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Prince Aleksey

21 November

On November 21, 1716, Prince Aleksey, the son of Emperor Peter the Great, requested political asylum in Austria.…

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Peter Carl Faberge

Peter Carl Faberge was a world famous master jeweler and head of the ‘House of Faberge’ in Imperial Russia in the waning days of the Russian Empire.

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Of Russian origin: Karavay

Photo from http://nevestam.com.ua Photo from http://nevestam.com.ua

Karavay - symbolic bread

Karavay is a traditional round Russian yeast sweetbread usually baked for weddings (and more rarely – for funerals or birthdays). It is always richly decorated with a pastry wheat-ear-shaped wreath symbolizing prosperity and – when for marriage – with two interlaced rings – as a symbol of spousal faithfulness. Karavay is also often adorned with arrow-wood twigs, which in pagan times were believed to possess magic powers and could help a young woman become pregnant.

Karavay is seen as a symbol of happiness and affluence. The puffier the karavay – the happier and richer the newlyweds will be once they taste it.

Who is the boss?

Karavay is usually served by the newlyweds’ parents on an embroidered towel and traditionally with a little bowl (or cup) of - salt! This practice dates back to times when salt in Russia was very expensive, so offering it to guests meant you were sharing with them something very precious.

Photo from http://imperiatortov.ru Photo from http://imperiatortov.ru

The parents invite both the bridegroom and the bride to take a bite of the karavay – without using their hands. Whoever takes the largest bite is considered to be the head of the new family.

The rest of the karavay is divided among the guests; it is thought that in sharing karavay with relatives and friends, the newlyweds are also sharing their happiness.

 Birthday Karavay

Occasionally, karavay is also baked on birthdays. But more often, especially if it’s a child’s birthday, the tradition is to sing a karavay song, rather than eat a karavay pastry.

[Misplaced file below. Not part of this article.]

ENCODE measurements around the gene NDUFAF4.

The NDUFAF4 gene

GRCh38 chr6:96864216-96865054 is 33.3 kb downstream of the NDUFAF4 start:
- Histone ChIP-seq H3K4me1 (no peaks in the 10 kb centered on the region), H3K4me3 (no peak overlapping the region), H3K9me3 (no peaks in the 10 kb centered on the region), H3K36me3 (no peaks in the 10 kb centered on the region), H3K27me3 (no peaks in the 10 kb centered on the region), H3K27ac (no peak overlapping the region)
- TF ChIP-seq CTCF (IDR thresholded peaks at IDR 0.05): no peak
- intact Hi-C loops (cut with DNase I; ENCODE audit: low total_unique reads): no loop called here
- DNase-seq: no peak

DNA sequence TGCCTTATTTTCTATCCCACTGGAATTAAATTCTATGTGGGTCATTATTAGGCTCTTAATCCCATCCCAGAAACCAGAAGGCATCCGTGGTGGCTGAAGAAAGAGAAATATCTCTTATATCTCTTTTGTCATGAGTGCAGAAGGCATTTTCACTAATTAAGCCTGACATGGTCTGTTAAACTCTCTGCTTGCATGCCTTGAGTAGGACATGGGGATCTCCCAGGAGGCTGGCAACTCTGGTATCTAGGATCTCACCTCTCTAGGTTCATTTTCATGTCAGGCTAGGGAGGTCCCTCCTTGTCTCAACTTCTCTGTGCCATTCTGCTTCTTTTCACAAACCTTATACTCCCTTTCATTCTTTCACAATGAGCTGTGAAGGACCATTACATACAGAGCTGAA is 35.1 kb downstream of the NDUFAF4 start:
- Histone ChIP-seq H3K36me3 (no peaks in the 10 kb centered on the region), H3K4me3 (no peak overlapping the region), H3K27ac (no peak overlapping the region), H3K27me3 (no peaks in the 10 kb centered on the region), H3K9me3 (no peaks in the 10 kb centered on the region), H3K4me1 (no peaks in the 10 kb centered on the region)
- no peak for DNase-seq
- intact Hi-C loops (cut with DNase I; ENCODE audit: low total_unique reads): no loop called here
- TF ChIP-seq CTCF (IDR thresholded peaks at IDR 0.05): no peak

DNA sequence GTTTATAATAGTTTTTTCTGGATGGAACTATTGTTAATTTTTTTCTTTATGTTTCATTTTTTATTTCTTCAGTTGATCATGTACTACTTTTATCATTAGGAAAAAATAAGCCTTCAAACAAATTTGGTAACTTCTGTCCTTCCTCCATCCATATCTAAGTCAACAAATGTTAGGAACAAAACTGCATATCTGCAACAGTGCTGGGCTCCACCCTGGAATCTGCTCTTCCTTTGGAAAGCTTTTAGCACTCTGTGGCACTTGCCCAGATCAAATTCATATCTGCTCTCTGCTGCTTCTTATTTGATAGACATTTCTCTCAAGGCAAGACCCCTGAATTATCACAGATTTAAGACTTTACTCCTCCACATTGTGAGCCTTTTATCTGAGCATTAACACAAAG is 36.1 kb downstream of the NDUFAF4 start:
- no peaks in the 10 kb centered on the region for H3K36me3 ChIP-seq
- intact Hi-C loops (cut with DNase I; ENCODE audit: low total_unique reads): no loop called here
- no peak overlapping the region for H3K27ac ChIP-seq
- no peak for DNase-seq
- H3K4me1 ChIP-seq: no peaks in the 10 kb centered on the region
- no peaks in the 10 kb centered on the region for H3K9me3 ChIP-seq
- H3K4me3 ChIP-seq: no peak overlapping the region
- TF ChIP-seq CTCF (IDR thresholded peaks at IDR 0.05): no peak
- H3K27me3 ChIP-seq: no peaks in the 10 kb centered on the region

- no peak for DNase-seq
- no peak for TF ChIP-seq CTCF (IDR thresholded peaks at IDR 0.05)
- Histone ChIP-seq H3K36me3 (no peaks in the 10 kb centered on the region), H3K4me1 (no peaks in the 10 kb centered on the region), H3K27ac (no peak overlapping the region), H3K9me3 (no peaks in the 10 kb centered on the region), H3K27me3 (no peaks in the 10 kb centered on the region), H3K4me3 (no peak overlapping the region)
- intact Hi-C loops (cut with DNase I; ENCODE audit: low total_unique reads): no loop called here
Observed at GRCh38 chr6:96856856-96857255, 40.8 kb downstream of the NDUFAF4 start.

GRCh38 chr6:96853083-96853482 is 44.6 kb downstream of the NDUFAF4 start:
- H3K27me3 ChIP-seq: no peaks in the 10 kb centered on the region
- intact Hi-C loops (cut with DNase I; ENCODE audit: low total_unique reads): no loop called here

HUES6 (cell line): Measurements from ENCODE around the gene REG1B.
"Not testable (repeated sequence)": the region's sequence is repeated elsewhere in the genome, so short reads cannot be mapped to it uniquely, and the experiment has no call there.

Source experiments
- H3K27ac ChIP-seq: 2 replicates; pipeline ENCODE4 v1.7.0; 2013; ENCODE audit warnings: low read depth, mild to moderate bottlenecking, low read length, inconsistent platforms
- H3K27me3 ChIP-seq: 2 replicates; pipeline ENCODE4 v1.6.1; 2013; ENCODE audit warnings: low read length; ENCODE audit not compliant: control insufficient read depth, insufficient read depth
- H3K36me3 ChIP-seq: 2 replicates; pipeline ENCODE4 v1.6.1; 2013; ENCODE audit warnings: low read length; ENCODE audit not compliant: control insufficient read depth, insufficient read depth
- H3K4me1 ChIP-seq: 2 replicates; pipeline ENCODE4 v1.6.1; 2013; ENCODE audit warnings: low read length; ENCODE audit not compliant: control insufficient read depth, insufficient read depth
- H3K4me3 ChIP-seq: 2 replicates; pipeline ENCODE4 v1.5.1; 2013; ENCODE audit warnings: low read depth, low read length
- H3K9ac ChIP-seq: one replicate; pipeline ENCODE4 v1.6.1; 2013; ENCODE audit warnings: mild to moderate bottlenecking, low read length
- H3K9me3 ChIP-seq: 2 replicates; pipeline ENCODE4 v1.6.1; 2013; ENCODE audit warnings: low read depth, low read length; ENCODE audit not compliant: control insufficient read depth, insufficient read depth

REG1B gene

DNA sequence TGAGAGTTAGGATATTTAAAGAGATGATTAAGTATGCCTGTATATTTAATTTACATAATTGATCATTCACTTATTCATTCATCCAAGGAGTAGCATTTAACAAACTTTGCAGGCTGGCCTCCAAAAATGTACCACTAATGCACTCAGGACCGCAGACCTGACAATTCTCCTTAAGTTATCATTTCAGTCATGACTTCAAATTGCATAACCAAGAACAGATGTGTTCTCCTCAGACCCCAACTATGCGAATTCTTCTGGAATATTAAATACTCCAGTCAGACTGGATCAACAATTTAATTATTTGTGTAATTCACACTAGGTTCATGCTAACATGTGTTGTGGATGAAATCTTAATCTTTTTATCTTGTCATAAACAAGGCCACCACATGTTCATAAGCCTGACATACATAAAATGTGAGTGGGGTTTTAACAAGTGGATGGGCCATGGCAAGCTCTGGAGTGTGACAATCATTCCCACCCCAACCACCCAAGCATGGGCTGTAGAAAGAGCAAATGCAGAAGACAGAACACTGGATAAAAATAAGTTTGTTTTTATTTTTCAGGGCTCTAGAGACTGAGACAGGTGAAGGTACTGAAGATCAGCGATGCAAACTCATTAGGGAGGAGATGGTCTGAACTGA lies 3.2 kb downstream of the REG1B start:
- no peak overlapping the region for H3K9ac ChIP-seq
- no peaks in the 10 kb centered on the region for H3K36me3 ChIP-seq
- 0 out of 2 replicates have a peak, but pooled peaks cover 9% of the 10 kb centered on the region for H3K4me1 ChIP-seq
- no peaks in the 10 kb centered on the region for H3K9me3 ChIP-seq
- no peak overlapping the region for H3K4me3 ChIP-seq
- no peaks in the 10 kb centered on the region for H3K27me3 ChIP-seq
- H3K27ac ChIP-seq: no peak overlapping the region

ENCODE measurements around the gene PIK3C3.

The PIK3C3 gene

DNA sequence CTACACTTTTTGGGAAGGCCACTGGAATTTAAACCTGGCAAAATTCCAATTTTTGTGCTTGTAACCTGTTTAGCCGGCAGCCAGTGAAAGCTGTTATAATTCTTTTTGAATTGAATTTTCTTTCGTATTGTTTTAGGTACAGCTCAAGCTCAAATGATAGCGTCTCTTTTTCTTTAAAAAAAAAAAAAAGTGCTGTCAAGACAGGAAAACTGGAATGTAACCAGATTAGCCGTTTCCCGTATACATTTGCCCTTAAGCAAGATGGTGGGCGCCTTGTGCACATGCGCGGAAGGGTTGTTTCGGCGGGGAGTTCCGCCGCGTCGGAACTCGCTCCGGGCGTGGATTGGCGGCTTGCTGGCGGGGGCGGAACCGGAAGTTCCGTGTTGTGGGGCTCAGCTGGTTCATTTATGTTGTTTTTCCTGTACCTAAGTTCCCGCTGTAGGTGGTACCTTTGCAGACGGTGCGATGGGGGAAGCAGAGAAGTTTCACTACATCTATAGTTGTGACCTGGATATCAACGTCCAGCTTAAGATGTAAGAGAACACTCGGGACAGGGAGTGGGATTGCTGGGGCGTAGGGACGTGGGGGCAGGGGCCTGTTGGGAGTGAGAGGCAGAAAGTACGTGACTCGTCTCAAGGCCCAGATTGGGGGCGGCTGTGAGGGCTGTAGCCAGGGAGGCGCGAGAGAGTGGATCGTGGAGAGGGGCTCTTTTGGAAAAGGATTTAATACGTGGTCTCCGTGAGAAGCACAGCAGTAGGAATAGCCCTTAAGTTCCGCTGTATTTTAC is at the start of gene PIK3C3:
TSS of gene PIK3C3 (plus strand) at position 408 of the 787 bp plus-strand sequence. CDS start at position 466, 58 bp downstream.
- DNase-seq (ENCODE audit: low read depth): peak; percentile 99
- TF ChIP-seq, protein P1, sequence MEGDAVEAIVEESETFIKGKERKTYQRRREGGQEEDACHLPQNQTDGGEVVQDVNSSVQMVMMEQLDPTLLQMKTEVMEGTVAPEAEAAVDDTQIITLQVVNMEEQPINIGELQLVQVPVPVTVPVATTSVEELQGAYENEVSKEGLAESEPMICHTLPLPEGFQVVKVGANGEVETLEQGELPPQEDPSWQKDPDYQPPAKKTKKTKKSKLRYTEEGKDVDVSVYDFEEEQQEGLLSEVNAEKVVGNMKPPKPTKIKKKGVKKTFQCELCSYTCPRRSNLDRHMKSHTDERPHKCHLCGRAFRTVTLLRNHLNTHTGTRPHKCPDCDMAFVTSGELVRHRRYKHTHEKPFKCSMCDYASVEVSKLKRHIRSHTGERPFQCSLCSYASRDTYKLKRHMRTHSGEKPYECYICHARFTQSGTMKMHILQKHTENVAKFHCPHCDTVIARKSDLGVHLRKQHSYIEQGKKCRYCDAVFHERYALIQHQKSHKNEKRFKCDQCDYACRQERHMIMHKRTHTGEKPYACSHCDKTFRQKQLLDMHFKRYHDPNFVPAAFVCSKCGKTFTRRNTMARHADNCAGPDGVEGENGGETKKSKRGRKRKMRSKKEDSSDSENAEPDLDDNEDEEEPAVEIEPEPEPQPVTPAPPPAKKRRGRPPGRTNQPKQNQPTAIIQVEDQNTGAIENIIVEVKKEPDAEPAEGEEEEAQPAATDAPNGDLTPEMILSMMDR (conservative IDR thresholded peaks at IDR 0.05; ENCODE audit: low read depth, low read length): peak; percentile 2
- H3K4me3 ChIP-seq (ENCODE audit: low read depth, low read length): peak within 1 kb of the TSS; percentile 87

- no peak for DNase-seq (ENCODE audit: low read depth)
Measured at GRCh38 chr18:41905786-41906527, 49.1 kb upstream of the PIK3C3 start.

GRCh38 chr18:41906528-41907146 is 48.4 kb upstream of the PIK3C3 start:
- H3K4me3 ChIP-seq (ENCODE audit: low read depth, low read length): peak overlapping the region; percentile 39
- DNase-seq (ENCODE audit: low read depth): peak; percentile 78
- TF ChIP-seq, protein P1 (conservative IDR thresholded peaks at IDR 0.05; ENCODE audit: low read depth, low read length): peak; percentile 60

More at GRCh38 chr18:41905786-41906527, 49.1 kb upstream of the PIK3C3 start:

Children join hands and make a ring – for a round dance; the one whose birthday is being celebrated stands in the center. The others dance around him (or her) and sing:

 “Once for someone’s birthday (the name of a child)

We baked a karavay

It was this much up (children put their hands in the air, as high as possible)

This much down (children squat)

Photo from http://www.klichew.by Photo from http://www.klichew.by

This much wide (children make as wide ring as possible)

This much narrow (children move towards the child in the center)

Karavay! Karavay! Choose someone you love the most!

[The child in the center answers]: To tell the truth, I love everybody,

But most of all I love … (the name of a child)

The one who’s been chosen goes to stand in the center, while the one who’s chosen him (or her) joins the other children.

Buy or bake?

In the past, karavay was always homemade. Today it is usually bought or ordered at the nearest bakery… although it’s still not hard to prepare at home. 

Make some leavened (yeast) dough, shape it into a round loaf, decorate it and send to a preheated oven! To make it shine - smear your karavay with beaten eggs or sugared water when it is almost ready.

Written by Maria Finoshina, RT correspodent